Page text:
mydiva_sm“My Diva: 65 Gay Men on the Women Who Inspire Them”
Edited by Michael Montlack

c.2009, Terrace Books $24.95 / $29.95 Canada 304 pages

You’re not a painter.

You’ve never, in fact, had any desire to pick up a brush other than one for your hair. But still, the second you gazed upon that picture, it strangely, suddenly felt like everything in your life shifted into place.

Or maybe it’s music that inspires you, or a poem or story that makes certain emotions hit you hard. Perhaps it’s a film or play that you could watch over and over and over and never see the same thing. Whatever it is, there might not be anyone else who understands, but you’ve found something that makes life somehow right.

Who’s your muse?

In the new book “My Diva”, edited by Michael Montlack, you’ll read about the women who changed the lives of 65 gay men.

In his introduction, Michael Montlack says that he always felt a book like this was waiting to be written. “The book just seemed to make sense on so many levels,” he writes. “Gay men and divas – like Gertrude and Alice, smoke and mirrors, Patsy and Edina. It was sure to be organic….”

So he asked around and within two weeks, forty contributors had responded. Eventually, sixty-five gay men ages “twenty-something to eighty-something” from various places around the world shared their love; most of them, for women they’d never met.

Writer Patrick Letellier writes about his muse, Elizabeth I. “I told myself that if Elizabeth could withstand the Spanish invasion with grace and grit, surely I could survive the loss of a dear friend [to AIDS].”

Musicians and singers are highly represented in this book, including Cher and Cyndi Lauper; Bessie Smith (“defiant, strong, and dominant”); Eartha Kitt; and Montlack’s own Stevie Nicks (“an adopted fairy godmother”).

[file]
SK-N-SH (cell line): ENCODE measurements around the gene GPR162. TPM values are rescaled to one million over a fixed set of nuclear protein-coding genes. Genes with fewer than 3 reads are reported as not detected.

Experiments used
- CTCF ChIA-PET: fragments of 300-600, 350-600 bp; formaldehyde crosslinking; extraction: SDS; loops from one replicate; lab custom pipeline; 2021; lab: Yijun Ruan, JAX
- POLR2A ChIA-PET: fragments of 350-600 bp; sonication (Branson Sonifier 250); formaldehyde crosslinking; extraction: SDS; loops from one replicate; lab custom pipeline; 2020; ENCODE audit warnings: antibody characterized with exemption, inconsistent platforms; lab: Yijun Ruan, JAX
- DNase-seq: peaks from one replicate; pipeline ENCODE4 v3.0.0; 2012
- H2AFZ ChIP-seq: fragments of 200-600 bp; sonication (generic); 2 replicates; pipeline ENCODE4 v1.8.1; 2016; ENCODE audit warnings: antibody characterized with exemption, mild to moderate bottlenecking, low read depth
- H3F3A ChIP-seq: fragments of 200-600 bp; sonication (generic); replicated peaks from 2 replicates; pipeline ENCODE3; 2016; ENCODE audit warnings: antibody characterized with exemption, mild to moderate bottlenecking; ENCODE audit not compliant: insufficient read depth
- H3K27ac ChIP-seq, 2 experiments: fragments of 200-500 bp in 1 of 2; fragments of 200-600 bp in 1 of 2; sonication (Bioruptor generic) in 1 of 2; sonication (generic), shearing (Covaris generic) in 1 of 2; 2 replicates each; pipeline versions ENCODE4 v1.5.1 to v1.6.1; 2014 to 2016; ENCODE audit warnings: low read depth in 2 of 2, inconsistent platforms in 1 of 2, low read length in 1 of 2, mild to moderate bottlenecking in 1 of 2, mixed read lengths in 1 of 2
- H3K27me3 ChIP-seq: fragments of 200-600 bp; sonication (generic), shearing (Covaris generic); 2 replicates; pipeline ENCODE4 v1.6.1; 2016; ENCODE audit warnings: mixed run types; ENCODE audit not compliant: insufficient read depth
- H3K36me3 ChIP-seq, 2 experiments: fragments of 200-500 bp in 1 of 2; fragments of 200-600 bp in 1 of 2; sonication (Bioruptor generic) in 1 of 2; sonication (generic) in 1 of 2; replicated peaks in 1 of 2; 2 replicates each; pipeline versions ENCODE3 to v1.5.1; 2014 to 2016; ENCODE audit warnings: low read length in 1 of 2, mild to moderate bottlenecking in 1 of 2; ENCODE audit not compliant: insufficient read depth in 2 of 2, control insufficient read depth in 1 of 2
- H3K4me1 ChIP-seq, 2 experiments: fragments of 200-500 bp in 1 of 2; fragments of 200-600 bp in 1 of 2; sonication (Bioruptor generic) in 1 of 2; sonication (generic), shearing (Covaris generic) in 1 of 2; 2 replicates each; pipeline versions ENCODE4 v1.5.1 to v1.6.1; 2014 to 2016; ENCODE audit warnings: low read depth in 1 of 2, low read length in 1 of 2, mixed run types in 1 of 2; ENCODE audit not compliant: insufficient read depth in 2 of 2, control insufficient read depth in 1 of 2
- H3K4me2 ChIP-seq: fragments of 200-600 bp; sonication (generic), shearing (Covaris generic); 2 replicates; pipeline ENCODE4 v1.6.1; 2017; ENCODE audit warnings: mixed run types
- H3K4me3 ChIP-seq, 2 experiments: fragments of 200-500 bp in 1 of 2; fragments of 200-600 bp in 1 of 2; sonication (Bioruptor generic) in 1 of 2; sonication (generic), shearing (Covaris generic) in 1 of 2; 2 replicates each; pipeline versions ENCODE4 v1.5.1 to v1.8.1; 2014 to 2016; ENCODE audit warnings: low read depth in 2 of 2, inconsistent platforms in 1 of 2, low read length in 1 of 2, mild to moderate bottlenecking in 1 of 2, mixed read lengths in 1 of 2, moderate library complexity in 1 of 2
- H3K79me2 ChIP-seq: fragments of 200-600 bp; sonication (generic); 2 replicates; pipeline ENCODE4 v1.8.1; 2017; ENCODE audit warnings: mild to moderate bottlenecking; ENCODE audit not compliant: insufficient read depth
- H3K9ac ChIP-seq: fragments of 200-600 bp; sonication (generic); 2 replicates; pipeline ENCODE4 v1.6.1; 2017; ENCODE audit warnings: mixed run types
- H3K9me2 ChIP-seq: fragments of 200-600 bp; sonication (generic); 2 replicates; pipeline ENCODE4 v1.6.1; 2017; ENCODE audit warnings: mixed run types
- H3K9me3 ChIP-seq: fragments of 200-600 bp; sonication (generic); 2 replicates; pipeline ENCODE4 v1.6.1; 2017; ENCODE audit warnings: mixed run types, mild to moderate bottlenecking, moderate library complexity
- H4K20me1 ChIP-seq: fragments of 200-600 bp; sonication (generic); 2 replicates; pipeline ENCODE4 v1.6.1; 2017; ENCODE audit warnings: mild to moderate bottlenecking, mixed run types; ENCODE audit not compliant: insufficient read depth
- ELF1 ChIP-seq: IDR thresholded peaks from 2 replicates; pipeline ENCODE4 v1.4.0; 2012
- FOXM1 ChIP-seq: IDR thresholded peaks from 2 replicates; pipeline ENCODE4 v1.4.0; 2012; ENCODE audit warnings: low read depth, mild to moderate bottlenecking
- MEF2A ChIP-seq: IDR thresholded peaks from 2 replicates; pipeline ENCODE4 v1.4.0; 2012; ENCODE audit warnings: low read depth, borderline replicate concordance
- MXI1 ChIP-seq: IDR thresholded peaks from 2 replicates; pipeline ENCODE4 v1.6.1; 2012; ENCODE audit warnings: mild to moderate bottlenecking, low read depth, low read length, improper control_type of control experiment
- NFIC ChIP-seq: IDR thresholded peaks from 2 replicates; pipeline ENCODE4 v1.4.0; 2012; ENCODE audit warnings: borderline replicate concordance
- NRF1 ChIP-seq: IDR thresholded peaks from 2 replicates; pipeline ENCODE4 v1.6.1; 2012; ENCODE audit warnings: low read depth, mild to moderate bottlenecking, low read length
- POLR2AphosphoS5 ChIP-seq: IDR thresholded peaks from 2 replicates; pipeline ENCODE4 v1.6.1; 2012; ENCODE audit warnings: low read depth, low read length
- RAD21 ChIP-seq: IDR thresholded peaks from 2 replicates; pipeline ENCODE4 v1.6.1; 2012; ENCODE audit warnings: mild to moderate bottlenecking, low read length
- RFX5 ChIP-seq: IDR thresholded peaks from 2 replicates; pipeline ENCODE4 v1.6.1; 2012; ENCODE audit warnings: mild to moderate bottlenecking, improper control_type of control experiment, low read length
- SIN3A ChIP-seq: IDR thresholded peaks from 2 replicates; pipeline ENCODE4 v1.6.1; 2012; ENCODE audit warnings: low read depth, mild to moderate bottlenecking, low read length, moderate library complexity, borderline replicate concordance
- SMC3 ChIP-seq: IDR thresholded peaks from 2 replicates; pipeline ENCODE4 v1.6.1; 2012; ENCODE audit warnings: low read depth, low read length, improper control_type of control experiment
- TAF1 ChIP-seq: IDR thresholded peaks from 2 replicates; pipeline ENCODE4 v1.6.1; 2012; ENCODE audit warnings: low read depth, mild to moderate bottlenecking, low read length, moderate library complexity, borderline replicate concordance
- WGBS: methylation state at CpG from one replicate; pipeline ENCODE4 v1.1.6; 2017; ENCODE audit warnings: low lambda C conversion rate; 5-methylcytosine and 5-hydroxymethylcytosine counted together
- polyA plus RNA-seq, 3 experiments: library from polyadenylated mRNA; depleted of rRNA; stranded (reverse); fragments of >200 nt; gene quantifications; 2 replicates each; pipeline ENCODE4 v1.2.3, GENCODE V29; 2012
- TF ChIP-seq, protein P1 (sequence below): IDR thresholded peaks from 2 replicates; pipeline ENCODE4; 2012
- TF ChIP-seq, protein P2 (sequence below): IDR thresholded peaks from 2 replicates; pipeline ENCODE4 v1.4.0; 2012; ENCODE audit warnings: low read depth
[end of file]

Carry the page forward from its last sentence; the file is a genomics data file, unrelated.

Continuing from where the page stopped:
And then, there are the divas of TV and screen: Jessica Lange, with the laugh that poet Allen Smith can never forget; Auntie Mame, who made author Lewis DeSimone feel protected; and TV’s Endora, whose witchy powers were there for a young boy who needed them.

The interesting thing about “My Diva” is that, individually, the stories feel rather voyeuristically weird. Many of the authors admit to having spent all their money on music, watching movies dozens of times, never missing a TV show that starred the diva. The tales border on a fan’s obsession times ten and if you were only to read one of them, you probably wouldn’t much like it.

But collectively, these stories blossom into a full-fledged love letter to women who inspired, written by men who were once boys that badly needed encouragement. Filled with short chapters of thoughtful sentiment, they capture sadness and joy, confusion and wishing, friendship and adolescent longing, as well as a sort of “thank-you” to women who were supportive, even if they didn’t know they were.

“My Diva” is not the kind of book you’ll want to rush through. It demands to be savored, begs to be identified with. This is the kind of book you take to the sofa with a blanket, for a quiet afternoon’s worth of a-muse-ment.